DHS AFH Rules Advisory Committee Meets


 On November 9, the Oregon Department of Human Services   (DHS) held a rules advisory committee (RAC) meeting in   Salem.  DHS is currently working with stakeholders,   including Adult Foster Home (AFH) owners and operators, to   implement federal requirements for Home and Community-   Based Services (HCBS). The HCBS Setting Requirements   final rule [CMS–2249–F; CMS–2296–F] was released January 10, 2014, by the Centers for Medicare and Medicaid Services (CMS). This rule initially went into effect on March 17, 2014.

CMS developed the HCBS rules in an effort to establish and legally define the qualities of community-based settings that distinguish them from institutional settings (such as nursing facilities and hospitals). The final rule requires that all home and community-based settings meet certain qualifications. These include:

• The setting is integrated in and supports full access to the greater community;

• Is selected by the individual from among setting options;

• Ensures individual rights of privacy, dignity and respect, and freedom from coercion and restraint;

• Optimizes autonomy and independence in making life choices; and

• Facilitates choice regarding services and who provides them.

The final rule also includes additional requirements for provider-owned or controlled homes (such as AFHs) and community-based residential settings. These requirements include:

• The individual has a lease or other legally enforceable agreement providing similar protections; 

• The individual has privacy in their unit including lockable doors, choice of roommates and freedom to furnish or decorate the unit;

• The individual controls his/her own schedule including access to food at any time;

• The individual can have visitors at any time; and

• The setting is physically accessible. 

Any modification to these additional requirements for provider-owned homes and community-based residential settings must be supported by a specific assessed need and justified in the person-centered service plan.  DHS is proposing that effective June 30, 2020 these modifications, individually-based limitations (IBLs) must be supported by a specific assessed need due to a threat to the health and safety of the resident or others.  For Medicaid-eligible residents, the person-centered service plan coordinator must authorize the limitation and the individual, or their representative, must consent to the limitation.  IBLs must be reviewed at least annually.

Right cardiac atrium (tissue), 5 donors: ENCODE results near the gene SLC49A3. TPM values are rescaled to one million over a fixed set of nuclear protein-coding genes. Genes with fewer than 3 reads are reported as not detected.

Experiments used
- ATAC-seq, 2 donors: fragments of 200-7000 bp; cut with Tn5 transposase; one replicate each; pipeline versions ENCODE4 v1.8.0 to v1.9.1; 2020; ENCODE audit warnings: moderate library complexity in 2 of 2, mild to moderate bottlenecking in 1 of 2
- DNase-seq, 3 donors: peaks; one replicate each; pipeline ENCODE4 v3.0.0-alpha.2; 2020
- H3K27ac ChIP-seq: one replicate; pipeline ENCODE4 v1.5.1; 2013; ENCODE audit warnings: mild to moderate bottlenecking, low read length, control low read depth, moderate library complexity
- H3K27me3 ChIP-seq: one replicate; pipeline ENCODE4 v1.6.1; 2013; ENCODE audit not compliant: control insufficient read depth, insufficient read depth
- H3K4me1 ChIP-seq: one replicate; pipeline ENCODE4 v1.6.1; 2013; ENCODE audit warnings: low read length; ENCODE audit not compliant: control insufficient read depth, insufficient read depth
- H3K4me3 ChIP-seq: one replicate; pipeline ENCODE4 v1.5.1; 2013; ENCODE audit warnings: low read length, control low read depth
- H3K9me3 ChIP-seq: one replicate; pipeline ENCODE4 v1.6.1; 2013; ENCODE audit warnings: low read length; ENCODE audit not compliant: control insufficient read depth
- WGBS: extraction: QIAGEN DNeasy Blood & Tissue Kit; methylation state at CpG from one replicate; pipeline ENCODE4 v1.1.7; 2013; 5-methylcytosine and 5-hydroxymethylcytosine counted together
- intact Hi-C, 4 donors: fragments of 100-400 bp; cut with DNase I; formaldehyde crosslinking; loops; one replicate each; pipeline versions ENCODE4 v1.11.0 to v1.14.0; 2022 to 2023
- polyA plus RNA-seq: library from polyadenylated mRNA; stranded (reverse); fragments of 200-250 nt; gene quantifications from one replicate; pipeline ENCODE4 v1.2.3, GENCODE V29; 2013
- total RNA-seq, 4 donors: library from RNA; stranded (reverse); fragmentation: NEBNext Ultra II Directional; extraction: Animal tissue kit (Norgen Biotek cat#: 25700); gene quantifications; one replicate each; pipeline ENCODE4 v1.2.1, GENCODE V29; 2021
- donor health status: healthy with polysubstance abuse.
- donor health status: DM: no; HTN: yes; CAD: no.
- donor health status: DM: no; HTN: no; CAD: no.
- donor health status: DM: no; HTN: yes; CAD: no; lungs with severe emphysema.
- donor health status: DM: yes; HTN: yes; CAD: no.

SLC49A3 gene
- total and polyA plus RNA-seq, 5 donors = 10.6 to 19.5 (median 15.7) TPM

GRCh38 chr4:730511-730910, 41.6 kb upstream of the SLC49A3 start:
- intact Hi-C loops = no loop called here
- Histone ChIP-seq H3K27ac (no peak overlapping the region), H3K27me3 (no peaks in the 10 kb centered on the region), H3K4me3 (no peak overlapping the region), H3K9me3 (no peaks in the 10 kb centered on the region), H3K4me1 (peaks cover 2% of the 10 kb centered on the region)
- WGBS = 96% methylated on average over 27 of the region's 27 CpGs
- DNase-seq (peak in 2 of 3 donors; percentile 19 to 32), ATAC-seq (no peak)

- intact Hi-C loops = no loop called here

The final federal rule includes a transitional process for states to ensure that their waivers and state plans meet the HCBS settings requirements.  The rule initially established a five year deadline for CMS to approve state transition plans to effectuate full compliance by the states.  This compliance deadline was initially March 17, 2019.  It is notable, however, that on May 9, 2017, CMS announced a three-year-extension for states to meet the HCBS settings requirements for settings operating before March 17, 2014.  States now have until March 17, 2022 to demonstrate compliance with the final rule. 

Despite CMS’s notification of deadline extension, on November 15, 2018, DHS updated its Statewide Transition Plan and posted the amended draft for public comment.  This draft version of the Transition Plan includes a reorganization of the information within the plan to make it easier to understand.  Additionally, this version addresses questions raised by the public, stakeholders from all three program areas [i.e., DHS Aging and People with Disabilities' (APD), DHS Office of Developmental Disabilities Services' (ODDS), and OHA Health Systems Division's (HSD)], and CMS suggestions for clarification.  The draft Transition plan is posted on the DHS website at:  Public comments were accepted through December 17, 2018.  DHS will submit the revised plan to CMS to request review and approval on December 28, 2018.